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J Lipid Res. 1994 Feb;35(2):263-70.

Lipoprotein[a] in the chimpanezee: relationship of apo[a] phenotype to elevated plasma Lp[a] levels.

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Institut de la Santé et de la Recherche Medicale, Unité U321, Hôpital de la Pitié Paris, France.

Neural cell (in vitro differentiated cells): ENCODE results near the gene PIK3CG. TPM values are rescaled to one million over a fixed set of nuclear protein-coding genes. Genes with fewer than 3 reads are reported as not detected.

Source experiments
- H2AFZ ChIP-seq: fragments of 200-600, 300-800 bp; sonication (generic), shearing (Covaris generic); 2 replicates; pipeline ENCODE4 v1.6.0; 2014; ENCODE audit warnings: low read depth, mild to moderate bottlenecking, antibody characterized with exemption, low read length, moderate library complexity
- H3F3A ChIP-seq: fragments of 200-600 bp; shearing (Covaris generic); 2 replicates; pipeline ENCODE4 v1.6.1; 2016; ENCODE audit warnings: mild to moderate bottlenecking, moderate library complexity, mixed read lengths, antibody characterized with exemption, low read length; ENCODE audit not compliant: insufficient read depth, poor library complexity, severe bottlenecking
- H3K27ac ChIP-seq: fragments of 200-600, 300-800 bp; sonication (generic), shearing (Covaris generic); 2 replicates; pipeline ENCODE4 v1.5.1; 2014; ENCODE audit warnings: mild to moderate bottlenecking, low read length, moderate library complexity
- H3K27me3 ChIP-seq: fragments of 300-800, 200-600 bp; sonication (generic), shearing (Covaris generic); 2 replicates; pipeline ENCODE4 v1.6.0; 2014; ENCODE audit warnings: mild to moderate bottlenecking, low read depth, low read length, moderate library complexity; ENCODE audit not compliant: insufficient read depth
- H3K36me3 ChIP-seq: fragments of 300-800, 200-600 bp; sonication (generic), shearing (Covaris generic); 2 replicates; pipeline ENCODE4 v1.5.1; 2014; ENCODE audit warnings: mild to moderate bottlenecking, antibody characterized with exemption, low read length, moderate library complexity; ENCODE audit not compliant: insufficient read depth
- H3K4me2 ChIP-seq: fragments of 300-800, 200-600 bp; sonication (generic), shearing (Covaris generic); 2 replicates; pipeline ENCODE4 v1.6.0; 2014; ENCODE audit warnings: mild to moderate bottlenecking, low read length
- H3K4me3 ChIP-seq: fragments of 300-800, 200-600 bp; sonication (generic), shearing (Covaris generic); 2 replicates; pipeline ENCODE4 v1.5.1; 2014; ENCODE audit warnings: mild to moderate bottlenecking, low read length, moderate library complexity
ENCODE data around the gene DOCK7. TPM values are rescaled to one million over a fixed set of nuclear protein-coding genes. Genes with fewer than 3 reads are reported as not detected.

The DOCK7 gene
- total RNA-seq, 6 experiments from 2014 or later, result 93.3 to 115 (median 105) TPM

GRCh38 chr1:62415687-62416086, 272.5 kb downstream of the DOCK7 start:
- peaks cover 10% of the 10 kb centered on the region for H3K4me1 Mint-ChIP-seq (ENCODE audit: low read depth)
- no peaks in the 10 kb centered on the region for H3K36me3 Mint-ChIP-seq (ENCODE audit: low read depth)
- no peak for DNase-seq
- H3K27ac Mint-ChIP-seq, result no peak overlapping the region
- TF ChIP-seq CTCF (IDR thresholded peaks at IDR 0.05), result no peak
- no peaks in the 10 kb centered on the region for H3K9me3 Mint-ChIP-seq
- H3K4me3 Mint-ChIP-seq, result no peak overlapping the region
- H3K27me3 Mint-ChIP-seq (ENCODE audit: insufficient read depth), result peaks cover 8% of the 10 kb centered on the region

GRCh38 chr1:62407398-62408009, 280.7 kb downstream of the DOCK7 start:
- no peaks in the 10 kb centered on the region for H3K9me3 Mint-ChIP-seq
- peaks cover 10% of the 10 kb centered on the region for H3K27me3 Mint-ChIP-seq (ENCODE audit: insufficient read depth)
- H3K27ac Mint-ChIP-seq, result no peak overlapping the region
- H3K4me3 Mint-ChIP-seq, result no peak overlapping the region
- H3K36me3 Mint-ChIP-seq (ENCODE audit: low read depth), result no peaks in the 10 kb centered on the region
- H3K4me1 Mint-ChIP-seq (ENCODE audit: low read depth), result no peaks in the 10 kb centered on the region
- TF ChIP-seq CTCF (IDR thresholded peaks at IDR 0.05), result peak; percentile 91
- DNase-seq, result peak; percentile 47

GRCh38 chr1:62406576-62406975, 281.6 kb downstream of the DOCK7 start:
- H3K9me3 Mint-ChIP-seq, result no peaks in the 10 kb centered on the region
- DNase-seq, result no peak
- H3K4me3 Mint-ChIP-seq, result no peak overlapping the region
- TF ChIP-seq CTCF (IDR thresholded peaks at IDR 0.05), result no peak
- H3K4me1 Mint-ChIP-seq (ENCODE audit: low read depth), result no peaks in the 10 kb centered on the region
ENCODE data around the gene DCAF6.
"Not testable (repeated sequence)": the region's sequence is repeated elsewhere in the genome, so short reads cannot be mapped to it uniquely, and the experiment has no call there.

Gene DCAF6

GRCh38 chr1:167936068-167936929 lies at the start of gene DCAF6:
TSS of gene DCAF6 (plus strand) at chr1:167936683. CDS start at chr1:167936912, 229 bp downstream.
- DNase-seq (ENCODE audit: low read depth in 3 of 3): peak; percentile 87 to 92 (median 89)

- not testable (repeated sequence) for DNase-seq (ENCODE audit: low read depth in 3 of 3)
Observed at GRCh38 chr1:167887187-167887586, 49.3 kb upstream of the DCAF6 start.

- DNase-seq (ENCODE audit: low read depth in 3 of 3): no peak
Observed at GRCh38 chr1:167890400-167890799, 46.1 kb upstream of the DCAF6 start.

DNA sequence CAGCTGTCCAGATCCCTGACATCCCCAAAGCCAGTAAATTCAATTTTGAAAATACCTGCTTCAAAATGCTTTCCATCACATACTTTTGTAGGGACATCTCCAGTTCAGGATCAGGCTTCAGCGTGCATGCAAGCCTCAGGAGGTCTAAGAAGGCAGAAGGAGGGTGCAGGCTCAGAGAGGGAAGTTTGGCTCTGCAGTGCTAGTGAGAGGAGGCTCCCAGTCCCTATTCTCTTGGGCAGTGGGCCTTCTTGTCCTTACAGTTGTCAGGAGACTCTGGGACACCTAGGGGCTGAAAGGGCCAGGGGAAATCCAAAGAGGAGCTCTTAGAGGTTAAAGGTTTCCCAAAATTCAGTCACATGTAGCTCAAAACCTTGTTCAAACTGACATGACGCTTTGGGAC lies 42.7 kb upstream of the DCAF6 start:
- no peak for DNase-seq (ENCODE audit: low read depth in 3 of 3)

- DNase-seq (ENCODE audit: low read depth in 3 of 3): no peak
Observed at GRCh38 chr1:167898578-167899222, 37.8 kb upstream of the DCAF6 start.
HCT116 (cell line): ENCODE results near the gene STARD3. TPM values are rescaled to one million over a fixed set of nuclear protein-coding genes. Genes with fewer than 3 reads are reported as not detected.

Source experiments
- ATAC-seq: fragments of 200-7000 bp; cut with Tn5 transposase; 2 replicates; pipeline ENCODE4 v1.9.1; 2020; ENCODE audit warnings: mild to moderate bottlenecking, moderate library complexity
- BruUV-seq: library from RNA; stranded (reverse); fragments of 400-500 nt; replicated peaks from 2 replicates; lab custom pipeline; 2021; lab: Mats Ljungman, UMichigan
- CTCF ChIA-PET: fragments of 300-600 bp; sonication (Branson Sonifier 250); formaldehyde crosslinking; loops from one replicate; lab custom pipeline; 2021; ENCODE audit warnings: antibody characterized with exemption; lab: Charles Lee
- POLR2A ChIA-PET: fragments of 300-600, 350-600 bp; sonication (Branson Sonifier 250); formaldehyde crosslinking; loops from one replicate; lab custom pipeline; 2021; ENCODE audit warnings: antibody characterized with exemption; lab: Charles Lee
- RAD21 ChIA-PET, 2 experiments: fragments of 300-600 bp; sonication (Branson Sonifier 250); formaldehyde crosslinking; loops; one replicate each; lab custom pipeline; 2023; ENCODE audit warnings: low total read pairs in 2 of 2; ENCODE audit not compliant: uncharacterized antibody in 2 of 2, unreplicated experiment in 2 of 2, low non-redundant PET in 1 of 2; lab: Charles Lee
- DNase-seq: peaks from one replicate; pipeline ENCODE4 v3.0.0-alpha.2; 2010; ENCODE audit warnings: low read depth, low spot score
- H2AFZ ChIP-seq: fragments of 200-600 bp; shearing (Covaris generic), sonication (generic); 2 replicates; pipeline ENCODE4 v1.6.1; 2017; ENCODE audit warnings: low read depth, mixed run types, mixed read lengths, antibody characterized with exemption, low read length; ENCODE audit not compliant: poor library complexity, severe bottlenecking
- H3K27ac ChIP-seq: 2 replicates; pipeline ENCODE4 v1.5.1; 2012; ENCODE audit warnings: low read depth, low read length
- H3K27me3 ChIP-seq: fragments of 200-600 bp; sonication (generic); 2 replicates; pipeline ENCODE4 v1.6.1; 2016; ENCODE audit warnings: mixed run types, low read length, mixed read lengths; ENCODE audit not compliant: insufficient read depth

Several studies have documented the presence of Lp[a] in nonhuman primates. However, data are lacking in great apes such as the chimpanzee. We have studied the quantitative distribution of Lp[a], as well as the frequency of apo[a] phenotypes, in a population of chimpanzees living in Gabon. Monoclonal antibody 14A12, directed against human apo[a], failed to recognize chimpanzee Lp[a]. Therefore, Lp[a] was assayed using an ELISA involving two polyclonal antibodies, an anti-human apo[a] and an anti-human apoB-100. Under these conditions, Lp[a] was detected in each of 28 animals. The plasma level of Lp[a] was found to be highly skewed toward elevated values: the mean Lp[a] level was 0.61 mg/ml (SD 0.45) as compared to 0.18 mg/ml (SD 0.16) in a normal Caucasian population (P < 0.0001). Phenotypes for apo[a] were identified by SDS-agarose-gel electrophoresis, followed by immunoblotting and detection by chemiluminescence. Seventeen different isoforms (ranging from 440 to 920 kDa) were found among all the animals as compared to 19 (540 to 960 kDa) in a human population of equivalent number. However, the distribution of apo[a] phenotypes was distinct between these populations. Thus isoforms of low molecular mass occurred with greater frequency in chimpanzee as compared to humans. In both populations, a strong inverse correlation between Lp[a] levels and apo[a] isoform sizes was found in chimpanzees (r = -0.48; P < 0.01) and in man (r = -0.68; P < 0.0002).(ABSTRACT TRUNCATED AT 250 WORDS)

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